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10 questions for VBrick Systems CFO Paul Hallee
- — 15 March, 2011 00:59
Name: Paul Hallee
Time with company: 3 years
Education: B.S. in Accounting, Bentley College; MBA, Babson College
Company headquarters: Wallingford, Connecticut
About the company: VBrick Systems provides products and services for enterprise Internet Protocol video for the creation, publishing and distribution of rich media content. The company has more than 9,000 corporate, education and government customers and 60,000 installations worldwide. Its website is http://vbrick.com
1. Where did you start in finance and what experiences led you to the job you have today?
Out of college, my first job was with a large manufacturing firm. The firm was growing fast and very successful -- and I learned a lot about finance and management over my 10 years there. But I felt lost in the crowd and began working with smaller companies where I could have a greater impact helping them grow and mature. Eventually I got involved with early stage, venture capital-backed companies for the same reason. This led me to my position today as CFO of VBrick Systems, a long standing and leading technology company providing enterprise IP video.
2. Who was an influential boss for you and what lessons did they teach you about management and leadership?
My first job as a CFO I worked for a friend of mine who happened to be the company's CEO. He was more sales-oriented and was very adept at deal making while keeping a great rapport with people at all levels. Most importantly, his knack for rallying individuals around a strategy or deal taught me that it takes a team to be successful and everyone has to play a part in an organization's success.
3. What are the biggest challenges facing CFOs today?
The overall economic climate has been a challenge for the last couple years. It has put a real damper on [an] organization's ability to invest in technology, whether those are government institutions or corporate enterprise. I worry about the steps governments will need to take in coming years to recover from the financial crises of the last few years and what impact those decisions will have on economic growth. Additionally, CFOs are challenged in today's economic times to determine where to allocate a company's spending -- specifically where to invest in new enterprise technologies like unified communications coupled with live streaming video, a trend we see still hot for 2011.
4. What is a good day at work like for you?
A day where I feel I've made a positive contribution to our success. That could be something I've personally done or, more importantly, when I've helped someone else be more effective.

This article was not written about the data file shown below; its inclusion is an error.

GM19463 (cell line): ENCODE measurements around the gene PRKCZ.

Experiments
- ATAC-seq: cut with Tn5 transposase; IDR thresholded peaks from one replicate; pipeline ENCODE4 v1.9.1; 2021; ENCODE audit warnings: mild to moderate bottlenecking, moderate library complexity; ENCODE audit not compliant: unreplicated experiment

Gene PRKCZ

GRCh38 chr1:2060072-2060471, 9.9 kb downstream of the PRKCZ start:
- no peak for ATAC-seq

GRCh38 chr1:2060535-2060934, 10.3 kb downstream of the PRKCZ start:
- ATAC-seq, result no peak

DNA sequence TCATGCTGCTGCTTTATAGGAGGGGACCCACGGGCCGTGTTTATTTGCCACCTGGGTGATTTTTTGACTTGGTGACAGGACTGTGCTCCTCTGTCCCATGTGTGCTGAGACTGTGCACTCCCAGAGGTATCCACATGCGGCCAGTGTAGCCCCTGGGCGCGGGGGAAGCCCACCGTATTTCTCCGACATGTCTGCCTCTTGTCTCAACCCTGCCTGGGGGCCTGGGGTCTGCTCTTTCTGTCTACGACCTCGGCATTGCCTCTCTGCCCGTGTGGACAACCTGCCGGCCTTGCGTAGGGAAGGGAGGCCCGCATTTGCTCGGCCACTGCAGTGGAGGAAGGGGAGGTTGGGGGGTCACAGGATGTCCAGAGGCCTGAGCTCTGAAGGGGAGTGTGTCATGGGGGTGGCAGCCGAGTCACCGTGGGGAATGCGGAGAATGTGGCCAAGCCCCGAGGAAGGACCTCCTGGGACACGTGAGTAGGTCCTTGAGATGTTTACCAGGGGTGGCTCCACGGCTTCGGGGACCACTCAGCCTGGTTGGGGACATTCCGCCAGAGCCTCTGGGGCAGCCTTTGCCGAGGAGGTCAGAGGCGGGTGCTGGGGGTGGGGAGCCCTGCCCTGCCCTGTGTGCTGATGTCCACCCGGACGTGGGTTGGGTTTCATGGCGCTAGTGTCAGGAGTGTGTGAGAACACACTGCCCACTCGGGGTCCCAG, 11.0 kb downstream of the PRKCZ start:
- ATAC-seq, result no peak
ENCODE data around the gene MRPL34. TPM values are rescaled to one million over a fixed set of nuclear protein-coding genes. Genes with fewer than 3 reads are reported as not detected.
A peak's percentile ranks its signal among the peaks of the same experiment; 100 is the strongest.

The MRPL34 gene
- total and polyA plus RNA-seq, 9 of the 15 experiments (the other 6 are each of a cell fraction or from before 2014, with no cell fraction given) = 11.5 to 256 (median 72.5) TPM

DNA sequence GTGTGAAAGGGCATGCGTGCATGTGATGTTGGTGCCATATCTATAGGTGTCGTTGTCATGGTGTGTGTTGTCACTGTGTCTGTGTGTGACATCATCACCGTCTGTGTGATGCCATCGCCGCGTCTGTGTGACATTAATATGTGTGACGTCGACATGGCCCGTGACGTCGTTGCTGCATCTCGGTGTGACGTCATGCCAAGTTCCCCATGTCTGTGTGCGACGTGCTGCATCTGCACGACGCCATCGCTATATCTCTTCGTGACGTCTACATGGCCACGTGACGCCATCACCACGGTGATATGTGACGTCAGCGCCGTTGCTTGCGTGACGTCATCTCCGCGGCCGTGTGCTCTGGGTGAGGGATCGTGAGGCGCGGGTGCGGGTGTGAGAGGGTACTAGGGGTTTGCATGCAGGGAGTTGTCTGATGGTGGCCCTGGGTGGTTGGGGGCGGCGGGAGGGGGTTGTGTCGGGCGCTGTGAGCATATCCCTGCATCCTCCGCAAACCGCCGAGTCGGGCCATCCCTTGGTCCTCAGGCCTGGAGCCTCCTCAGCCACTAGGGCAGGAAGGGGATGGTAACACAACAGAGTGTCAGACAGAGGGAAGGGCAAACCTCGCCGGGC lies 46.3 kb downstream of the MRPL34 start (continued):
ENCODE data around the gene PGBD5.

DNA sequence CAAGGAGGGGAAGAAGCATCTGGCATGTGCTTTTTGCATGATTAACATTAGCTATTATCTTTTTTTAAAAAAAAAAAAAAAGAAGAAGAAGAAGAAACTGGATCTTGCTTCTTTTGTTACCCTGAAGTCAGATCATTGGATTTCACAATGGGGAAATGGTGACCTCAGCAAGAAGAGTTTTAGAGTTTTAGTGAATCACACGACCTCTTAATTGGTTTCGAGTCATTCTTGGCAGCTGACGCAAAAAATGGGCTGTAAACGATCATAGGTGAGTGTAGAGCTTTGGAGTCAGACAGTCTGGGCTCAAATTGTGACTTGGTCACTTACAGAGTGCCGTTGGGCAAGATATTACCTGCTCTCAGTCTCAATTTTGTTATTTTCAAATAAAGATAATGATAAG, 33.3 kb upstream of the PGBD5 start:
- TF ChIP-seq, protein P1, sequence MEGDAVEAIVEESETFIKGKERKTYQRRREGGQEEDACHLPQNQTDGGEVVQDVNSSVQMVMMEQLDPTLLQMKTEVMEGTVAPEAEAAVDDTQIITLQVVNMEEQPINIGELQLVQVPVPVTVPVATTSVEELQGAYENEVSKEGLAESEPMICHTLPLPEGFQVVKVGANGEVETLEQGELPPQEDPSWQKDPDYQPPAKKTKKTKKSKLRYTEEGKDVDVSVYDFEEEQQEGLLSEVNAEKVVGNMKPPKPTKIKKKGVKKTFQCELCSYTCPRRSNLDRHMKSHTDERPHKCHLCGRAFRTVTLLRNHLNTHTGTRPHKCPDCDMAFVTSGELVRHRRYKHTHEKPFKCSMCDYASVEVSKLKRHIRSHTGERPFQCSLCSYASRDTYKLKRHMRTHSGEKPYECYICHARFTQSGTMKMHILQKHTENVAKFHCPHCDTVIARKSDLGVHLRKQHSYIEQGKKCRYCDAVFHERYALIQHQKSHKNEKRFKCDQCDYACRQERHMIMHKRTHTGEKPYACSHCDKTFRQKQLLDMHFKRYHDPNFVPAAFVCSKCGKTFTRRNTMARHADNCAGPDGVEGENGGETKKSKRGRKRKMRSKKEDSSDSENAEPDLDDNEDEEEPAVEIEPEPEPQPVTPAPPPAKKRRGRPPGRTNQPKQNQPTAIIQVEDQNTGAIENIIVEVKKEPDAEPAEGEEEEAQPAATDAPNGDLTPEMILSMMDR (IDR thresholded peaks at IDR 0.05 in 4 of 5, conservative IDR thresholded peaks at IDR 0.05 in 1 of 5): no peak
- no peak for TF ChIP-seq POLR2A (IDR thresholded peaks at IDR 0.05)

5. How would you characterize your management style?
I would describe my style as one of cooperative empowerment. My goal is to make the people that work for me feel empowered to take initiative, but also feel comfortable coming to me to discuss ideas, make suggestions or ask for help when they need it. I don't hover over shoulders watching everything my employees do and I don't chew them out when mistakes are made. Everyone makes mistakes and as long as the intent was in the right place, it should be a learning experience.
6. What strengths/qualities do you look for in job candidates?
Ambitious, honest, loyal, unselfish and a positive attitude. Of course, they have to be technically competent as well. But I've found over the years that if you can't trust someone or believe that they have the organization's best interests in mind, it's going to be a short relationship. Not to mention, a positive attitude can help make it a better place to work for everyone.
7. What are some of your favorite interview questions or techniques to elicit information to determine whether a candidate will be successful at your company?
Other than probing their professional or technical competence, I always ask two questions: What do you like to do? What do you not like to do? Most people think I'm asking about work things, but that's not necessarily what I'm looking for. I'm trying to find out more about their personality and what makes them tick. For example, I once had a sales candidate tell me that she really didn't like initiating contact with people. Needless to say she didn't get the job.
8. What sort of answers send up red flags for you and make you think a job candidate wouldn't be a good fit?
Bad-mouthing former employers, companies, bosses and/or fellow employees. If a candidate can't hold themselves accountable for what's happened in the past, that's not an individual I seek to work with. That just tells me someday I'll be your next excuse. It's also surprising how many people don't answer the question they've been asked in the interview. Anytime I hear someone beating around the bush, it's a red flag for me.
9. What do you do to unwind from a hectic day?
I like to read. I usually have a couple books going at a time -- one for enjoyment and one for professional development. I also enjoy just relaxing at home with my family watching one of our favorite TV shows or a movie.
10. If you weren't doing this job, what would be doing?
I'm sure I'd be trying to help another early stage company somewhere. But I've been in finance for 15 years and really enjoy it. And sometimes I even think I'm good at it!
(Paul Hallee is the chief financial officer of VBrick Systems, a leader in Enterprise IP Video. He has more than 25 years of experience in finance and operations at established and venture-funded technology companies. As CFO with Boston-Power, he secured US$18 million to drive the company's manufacturing expansion in China. Additionally, he CFO for Sandburst, where he helped to guide the sale of the company to Broadcom in 2005. Earlier in his career, Mr. Hallee was CFO at FutureTense, where he was central to directing the company's sale to Open Market for $125 million.)